Pirates Of The Caribbean: Dead Men Tell No Tales Review

Pirates of the Caribbean: Dead Men Tell No Tales
  • Directing7
  • Writing6
  • Acting7.5
Overall6.8

Joachim Rønning and Espen Sandberg's Pirates of the Caribbean: Dead Men Tell No Tales is an improvement over On Stranger Tides, course-correcting the aging franchise by introducing fresh talent, but it's still a far cry from the original trilogy.

Joachim Rønning and Espen Sandberg‘s Pirates of the Caribbean: Dead Men Tell No Tales manages to be the 4th worst Pirates installment yet, edging out On Stranger Tides, which is now the worst film of the bunch, but not by much. Johnny Depp continues to phone it in as the drunken idiot Jack Sparrow, while Javier Bardem gives the series yet another forgettable villain. Dead Men Tell No Tales consists of no real tales worth telling.

Will Turner’s son Henry (Brenton Thwaites) is on a quest, to free his father from the curse of the Flying Dutchmen. He teams up with Carina Smyth (Kaya Scodelario), a young lady attempting to decipher a treasure map left behind by her father.

Together, the two team up with Jack Sparrow (Johnny Depp), in hopes of finding the trident of Poseidon and avoiding death by the cursed and undead Captain Salazar (Javier Bardem). Also, Barbossa (Geoffrey Rush) appears because well, it’s Barbossa and you can’t have a Pirates movie without him.

The motives behind this latest Pirates film seem unclear with the loosely-strung plot that makes not a lick of sense as Jack Sparrow and his trusty team of pirates team up with a pair of new-comers as they once again try to discover a treasure that simply can’t be found.

Spoilers: they find it and all is right in the world. Are you surprised?

When it was announced that directors Joachim Rønning and Espen Sandberg were tackling Dead Men Tell No Tales, I briefly thought that maybe Disney honestly wanted to try and give us another good Pirates film. On Stranger Tides suffered from director Gore Verbinski stepping away after the first three and suddenly the action-packed high-seas adventure films with a likable and idiotic lead quickly became only about the now unlikable and idiotic lead.

I’m talking about Johnny Depp‘s Captain Jack Sparrow. I won’t deny that Depp has created one of his most memorable characters in Jack Sparrow and I won’t claim to not be amused by his ramblings and short-humor. But I will say that the Pirates films operate best when Sparrow is not the main focus for the majority of the running time.

The core trilogy managed to keep Jack in the loop, but essentially work around him as other characters took the stage and the plot thickened. On Stranger Tides unwisely focused entirely on Jack and the result was the slowest and most boring Pirates film yet.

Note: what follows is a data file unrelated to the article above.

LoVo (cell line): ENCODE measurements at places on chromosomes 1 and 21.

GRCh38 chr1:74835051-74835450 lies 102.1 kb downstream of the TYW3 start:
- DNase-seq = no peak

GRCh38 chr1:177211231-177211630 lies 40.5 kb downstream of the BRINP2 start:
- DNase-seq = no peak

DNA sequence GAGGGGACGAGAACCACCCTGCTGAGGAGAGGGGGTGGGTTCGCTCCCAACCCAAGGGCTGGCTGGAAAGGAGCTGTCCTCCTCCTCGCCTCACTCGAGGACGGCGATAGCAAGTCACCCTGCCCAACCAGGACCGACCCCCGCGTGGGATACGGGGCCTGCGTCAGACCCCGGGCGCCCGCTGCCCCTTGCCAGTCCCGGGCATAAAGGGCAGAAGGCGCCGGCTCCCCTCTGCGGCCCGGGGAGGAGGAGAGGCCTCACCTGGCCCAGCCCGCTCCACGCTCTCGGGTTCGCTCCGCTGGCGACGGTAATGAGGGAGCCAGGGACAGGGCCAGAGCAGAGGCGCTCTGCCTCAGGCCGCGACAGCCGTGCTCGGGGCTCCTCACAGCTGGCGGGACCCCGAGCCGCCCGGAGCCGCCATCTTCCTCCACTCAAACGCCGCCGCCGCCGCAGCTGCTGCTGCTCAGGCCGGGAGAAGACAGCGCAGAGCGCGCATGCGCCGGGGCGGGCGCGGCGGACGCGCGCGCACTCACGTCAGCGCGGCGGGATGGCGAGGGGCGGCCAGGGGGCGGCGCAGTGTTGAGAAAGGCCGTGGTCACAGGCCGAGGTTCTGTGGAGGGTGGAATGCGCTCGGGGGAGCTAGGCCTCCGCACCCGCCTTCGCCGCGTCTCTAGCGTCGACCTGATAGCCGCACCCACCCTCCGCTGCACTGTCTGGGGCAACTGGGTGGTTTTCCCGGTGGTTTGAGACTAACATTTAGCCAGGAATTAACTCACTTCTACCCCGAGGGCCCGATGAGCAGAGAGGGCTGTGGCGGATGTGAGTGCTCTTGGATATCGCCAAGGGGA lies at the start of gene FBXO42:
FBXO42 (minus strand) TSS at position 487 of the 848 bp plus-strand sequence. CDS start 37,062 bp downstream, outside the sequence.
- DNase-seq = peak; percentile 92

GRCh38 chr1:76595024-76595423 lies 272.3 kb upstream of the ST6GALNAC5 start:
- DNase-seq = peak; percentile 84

Dead Men Tell No Tales course-corrects slightly, bringing in Brenton Thwaites and Kaya Scodelario as fresh new characters that are essentially driving Jack to his destiny. It also brings in Javier Bardem as an unfortunately lame villain that knocks out Blackbeard, but doesn’t come close to Bill Nighy‘s Davy Jones.

Geoffrey Rush‘s Barbossa is back in pirate garb this time and doesn’t really seem all that necessary until a predictable third act reveal gives us a bit more clarity on his purpose in the film.

The rest of Dead Men Tell No Tales is a trademark blend of comedy and action. There are no elaborate set pieces or extremely memorable lines of dialogue that will have you lining up for a second viewing with your friends and family. But there is a sense of craftsmanship to the presentation that must be credited to the film’s directors.

Dead Men Tell No Tales does a better job mixing the characters into the story and giving us a film that at least feels somewhat connected to the original three films. Orlando Bloom and Keira Knightley even pop up for a quick second to remind us of the trilogy’s existence, but they don’t stick around.

Pirates fans will enjoy Dead Men Tell No Tales, because it is significantly better than On Stranger Tides, but it never does shake the feeling of not really needing to exist. The original trilogy still holds up and provides more action and spectacle than either of the two later films.

Perhaps it’s about time for Disney to either retire the character or pursue the talents involved in the original trilogy? Dead Men Tell No Tales doesn’t really tell anything new or exciting, but it does feature zombie-like sharks and birds. That has to count for something, right?

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